Government has switched to mobile money platform to ensure vulnerable households recieve monthly social cash transfers with ease.
The cash transfers through TNM Mpamba marks migration from the traditional cash handouts.
The phone-based payment system is expected to ease access to the funds dispensed to ensure the ultrapoor do not slide into dehumanising poverty.
Gertrude Mpwaya, from Traditional Authority Nchilamwera, cannot hide her excitement with the new development.
“This means I will no longer have to wait in long queues to receive the cash transfers. I will definitely save time to do other things and still access just enough money when I want it,” she said.
Mpwaya hopes to utilise the mobile money platform to save her money, not keeping it in a savings box.
Beneficiaries of the Social Cash Transfer Programme receive payouts for poverty alleviation every two months and the sum ranges according to household size, including the number of schoolgoing children.
Senior Chief Nchilamwera encourages beneficiaries to save part of the cash transfers via the mobile money platform.
“This is a timely switch,” he says. “Previously, many beneficiaries would receive and spend all the cash in a day. They weren’t accustomed to savings,” he said.
The traditional leader says the programme has uplifted many Malawians in abject poverty, especially the labour-constrained such as the elderly and persons with disability.
But Nchilamwera asked the beneficiaries to report fraudsters to police.
Minister of Gender, Community Development and Social Welfare Patricia Kaliati says the mobile money platform will help secure the cash transfers for the benefit and convenience of target households.
She says: “In fact we just want to protect government money because sometimes there is no transparency and accountability.
“This will also help beneficiaries save part of the money instead of spending it all at one go. So, it is a very secure programme.
Kaliati asked beneficiaries to protect their mobile phone cards and keep their access codes a top secret.
She states that it is disheartening that some beneficiaries misuse cash transfers instead of using it to lift themselves out of poverty.
She said misuse of the cash transfers is a huge setback to the national struggle to achieve the Sustainable Development Goals (SDGs) to eliminate poverty, hunger and inequalities by 2030.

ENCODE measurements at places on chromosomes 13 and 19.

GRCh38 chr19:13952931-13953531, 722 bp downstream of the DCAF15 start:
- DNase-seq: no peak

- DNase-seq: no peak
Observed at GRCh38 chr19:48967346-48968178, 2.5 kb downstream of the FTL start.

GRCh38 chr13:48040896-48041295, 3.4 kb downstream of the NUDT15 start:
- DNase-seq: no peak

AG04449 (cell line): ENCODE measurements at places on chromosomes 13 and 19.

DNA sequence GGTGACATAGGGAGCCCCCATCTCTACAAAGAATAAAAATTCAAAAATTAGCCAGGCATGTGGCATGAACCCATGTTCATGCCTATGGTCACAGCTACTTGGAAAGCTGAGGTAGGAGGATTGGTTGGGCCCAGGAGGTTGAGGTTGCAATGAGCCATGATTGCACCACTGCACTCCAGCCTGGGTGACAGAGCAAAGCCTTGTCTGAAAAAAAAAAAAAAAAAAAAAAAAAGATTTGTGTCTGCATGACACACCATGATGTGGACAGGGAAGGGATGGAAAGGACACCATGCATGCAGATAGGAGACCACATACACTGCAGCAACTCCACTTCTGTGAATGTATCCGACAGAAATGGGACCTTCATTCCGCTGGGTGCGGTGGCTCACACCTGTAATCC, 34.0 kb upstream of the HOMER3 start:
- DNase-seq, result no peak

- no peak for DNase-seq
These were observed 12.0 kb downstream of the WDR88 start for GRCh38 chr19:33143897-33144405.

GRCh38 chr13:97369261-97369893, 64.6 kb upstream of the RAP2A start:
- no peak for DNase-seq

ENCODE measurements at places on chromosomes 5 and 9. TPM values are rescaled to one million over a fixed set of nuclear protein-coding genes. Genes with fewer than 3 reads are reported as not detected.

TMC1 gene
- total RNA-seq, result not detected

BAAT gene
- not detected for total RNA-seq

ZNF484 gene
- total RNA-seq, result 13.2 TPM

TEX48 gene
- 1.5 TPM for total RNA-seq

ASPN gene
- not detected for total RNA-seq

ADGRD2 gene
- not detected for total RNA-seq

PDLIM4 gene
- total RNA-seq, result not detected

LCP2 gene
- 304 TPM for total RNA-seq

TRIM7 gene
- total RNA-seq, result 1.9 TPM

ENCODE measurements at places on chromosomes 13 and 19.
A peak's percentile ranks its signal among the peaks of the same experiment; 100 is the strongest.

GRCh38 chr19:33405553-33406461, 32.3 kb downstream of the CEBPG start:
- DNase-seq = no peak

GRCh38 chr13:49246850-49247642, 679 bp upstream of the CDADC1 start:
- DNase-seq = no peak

The 17 global goals promote gender equality as well as access to lifelong education, healthcare and water and sanitation for all by the close of the decade.
Kaliati challenged the cash transfer recipients to use the money wisely to accelerate the fight against all forms of poverty and improve their well-being.
She says government is committed to safeguard livelihoods of poor Malawians.
TNM Mpamba Limited general manager Timothy Sukasuka says the electronic payment mode will speed up the cash transfers and enhance safety.
“This is a secure platform for the cash transfers because the money goes straight to the intended beneficiaries, increasing public confidence that the money will reach the intended person without hiccups. A third party cannot access the money unless they are given a beneficiary’s secret pin,” says Sukasuka.
Thyolo is the only district where the social cash transfers are fully funded by the government. There are 16 482 beneficiaries.
The government and its partners support 1 283 601 people from 293 632 households in all 28 districts. The majority of them are labour-constrained and the vulnerable, including widows, orphans, women-headed households, children raising children and the elderly.
The 27 districts are supported by various donors. The World Bank covers 11 districts, the German Government through KfW in seven districts, the European Union in another seven and Irish Aid in two districts.